"United we bargain, divided we beg."

Friday, May 14, 2010

Opening the Hives Again (Long Live the Queen).

We've had a short stretch of beautiful weather these last few days. Today it is actually rather uncomfortably hot - well, uncomfortably hot if you are turning the compost pile and moving wheelbarrows full of dirt around, as I have been doing all day. But the last few days have been the absolute definition of gorgeous, as far as I'm concerned - sunny, light breeze, temperature somewhere around 68 degrees Fahrenheit.

Perfect weather for opening up the beehives. I've been putting it off. Truth to tell, I was a bit nervous since I got stung (A Bee Bit my Butt). But there's no getting around it - it was time to open them and see how the hives are doing. I needed in particular to know if I still have queens. So Rowan and I suited up and went out to the hives about three o'clock yesterday. Homero, saying he is "muy macho," asserted that he needed no gloves or hat or anything else. When I questioned his judgement, he simply unbuttoned his shirt and said he would go out barechested. I decided to shut up before he took off his pants.

With Homero manning both the smoker and the camera, we opened up one hive. As you can see in the picture above, there is quite a bit of capped comb, but I don't know what is inside. When we observed my neighbor open his hives, he pointed out the capped brood and you could see the eggs or larva inside. Here, I couldn't. In this first hive, we didn't see any eggs or larva anywhere, and we DID see several "supercells." Supercells are those peanut shaped protuberances at lower left in the picture below. These are queen cells - it most likely means that the queen of this hive has died or flown away. I think I am supposed to cut away these supercells before the queen emerges to avoid a swarm, and buy a new queen. I'm going to call my bee-mentor and ask him what I should do.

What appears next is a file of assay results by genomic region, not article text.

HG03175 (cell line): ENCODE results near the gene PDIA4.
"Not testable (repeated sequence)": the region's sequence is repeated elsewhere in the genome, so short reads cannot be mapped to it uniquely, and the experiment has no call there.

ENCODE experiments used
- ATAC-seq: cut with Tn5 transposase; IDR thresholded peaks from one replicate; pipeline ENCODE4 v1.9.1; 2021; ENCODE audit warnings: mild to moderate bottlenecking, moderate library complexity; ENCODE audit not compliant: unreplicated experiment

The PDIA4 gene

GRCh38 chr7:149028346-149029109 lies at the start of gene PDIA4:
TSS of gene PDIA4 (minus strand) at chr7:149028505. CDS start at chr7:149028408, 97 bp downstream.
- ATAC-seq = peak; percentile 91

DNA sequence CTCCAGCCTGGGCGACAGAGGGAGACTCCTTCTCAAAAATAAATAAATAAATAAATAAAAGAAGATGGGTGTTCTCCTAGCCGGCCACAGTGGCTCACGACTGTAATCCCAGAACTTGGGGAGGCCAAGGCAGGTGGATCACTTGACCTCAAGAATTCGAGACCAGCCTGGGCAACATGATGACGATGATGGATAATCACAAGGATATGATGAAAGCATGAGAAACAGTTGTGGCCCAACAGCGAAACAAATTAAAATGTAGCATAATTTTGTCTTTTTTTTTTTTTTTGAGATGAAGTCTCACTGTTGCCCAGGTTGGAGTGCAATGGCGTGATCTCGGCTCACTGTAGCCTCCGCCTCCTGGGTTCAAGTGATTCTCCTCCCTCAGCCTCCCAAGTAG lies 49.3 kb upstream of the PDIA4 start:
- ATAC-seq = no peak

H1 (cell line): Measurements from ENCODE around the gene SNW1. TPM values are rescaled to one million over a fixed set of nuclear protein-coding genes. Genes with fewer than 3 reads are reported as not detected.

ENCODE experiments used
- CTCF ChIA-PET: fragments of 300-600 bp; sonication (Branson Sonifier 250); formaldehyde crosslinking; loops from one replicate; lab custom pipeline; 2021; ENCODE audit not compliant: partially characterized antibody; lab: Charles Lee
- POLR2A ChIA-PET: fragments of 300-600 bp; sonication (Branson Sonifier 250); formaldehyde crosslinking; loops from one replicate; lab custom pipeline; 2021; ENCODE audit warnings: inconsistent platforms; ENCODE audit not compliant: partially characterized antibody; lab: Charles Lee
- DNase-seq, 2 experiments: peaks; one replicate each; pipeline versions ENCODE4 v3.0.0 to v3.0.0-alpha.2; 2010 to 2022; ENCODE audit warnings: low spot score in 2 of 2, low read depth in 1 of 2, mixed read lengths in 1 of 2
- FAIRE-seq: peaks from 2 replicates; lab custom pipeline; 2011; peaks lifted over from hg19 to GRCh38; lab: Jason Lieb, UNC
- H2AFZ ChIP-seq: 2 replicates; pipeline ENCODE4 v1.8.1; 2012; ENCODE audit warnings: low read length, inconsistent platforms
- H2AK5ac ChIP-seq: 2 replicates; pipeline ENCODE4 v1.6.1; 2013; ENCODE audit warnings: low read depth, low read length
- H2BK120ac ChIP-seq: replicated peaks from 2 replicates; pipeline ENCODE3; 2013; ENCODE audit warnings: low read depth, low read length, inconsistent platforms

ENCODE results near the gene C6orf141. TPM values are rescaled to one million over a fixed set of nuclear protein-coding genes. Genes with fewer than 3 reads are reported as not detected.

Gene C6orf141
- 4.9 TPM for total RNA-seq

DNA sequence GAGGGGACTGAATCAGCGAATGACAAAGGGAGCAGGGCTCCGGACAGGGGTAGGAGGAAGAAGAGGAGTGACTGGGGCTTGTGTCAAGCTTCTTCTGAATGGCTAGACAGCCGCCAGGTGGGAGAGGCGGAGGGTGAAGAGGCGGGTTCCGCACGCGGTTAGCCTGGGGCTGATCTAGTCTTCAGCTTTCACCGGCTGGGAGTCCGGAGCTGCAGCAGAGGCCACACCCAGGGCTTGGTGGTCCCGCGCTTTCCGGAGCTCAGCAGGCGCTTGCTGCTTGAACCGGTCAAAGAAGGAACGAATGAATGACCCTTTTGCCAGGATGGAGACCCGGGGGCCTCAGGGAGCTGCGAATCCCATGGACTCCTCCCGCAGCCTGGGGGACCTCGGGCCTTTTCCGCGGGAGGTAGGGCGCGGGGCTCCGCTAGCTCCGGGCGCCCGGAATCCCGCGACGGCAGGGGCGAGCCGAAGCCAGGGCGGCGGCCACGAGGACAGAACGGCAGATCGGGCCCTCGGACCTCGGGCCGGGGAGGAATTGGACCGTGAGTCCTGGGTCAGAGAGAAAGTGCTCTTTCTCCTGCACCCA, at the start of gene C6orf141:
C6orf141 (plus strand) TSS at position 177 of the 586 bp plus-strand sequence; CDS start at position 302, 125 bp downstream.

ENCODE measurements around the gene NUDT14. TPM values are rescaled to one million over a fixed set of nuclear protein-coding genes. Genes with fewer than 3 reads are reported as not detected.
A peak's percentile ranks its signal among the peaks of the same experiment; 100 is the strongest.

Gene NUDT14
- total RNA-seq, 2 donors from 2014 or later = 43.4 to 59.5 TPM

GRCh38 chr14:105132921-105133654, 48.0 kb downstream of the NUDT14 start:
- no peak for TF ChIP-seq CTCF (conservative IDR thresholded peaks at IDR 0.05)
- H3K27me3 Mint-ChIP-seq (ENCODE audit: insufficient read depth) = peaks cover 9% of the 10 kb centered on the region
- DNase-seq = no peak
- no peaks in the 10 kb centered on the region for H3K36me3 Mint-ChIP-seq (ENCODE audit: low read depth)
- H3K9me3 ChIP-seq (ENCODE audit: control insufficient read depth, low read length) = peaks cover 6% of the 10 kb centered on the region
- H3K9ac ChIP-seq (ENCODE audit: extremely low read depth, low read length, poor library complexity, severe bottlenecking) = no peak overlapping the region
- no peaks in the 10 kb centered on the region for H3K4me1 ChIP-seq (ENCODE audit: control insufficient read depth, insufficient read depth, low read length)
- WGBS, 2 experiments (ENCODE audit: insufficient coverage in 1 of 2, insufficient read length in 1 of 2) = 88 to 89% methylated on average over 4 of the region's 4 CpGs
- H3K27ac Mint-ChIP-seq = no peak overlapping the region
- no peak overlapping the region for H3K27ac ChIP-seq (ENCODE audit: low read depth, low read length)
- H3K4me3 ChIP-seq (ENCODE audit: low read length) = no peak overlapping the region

The second hive looked much better. We saw both large larva ready to emerge and fresh new eggs. I don't have much doubt that the second hive has a healthy egg-laying queen. However, I was a little bit disappointed at the lack of new comb.

Each of my hives has nine frames in it, and four or five of those were nice, drawn out comb before I ever put any bees in. I was hoping to find that the boxes now had seven or eight frames full of comb and I could put on a second box. That's not what I found. It actually appears that the bees have been busy laying eggs, collecting nectar and pollen and capping the comb already in there, but not doing anything much about drawing out new comb.

That's probably my fault. At the monthly meeting of the Mt Baker Beekeeper's association last week, I learned that this time of year there is actually a dearth of nectar flow. The maple trees and the dandelions are about over, but the clover and the blackberries haven't bloomed yet. I thought I could quit feeding my bees sugar syrup once the weather warmed up, but not so. They need syrup until the blackberries come into bloom early next month. Apparently, you have to add a second box and let the colony really build up its numbers before you can add a honey super. And the first honey super is for the bees to survive the winter. The second honey super is for you - and most colonies don't get there the first year.

So, even though it's kind of expensive to keep feeding the colonies a quart of sugar syrup each
every other day or so, I just need to keep in mind that a quart of sugar syrup costs about $0.25, and a quart of honey is worth about $10.00.


polly's path said...

I am impressed with how much you already know about the process, and how you are sticking to it, Aimee. I know you will be rewarded at the end with the best honey you have ever tasted.
Hey, my daughter was just peeking over my shoulder and told me to ask you HOW IN THE WORLD DID YOU BREED SUCH BEAUTIFUL BABY GOATS???? What's the breed?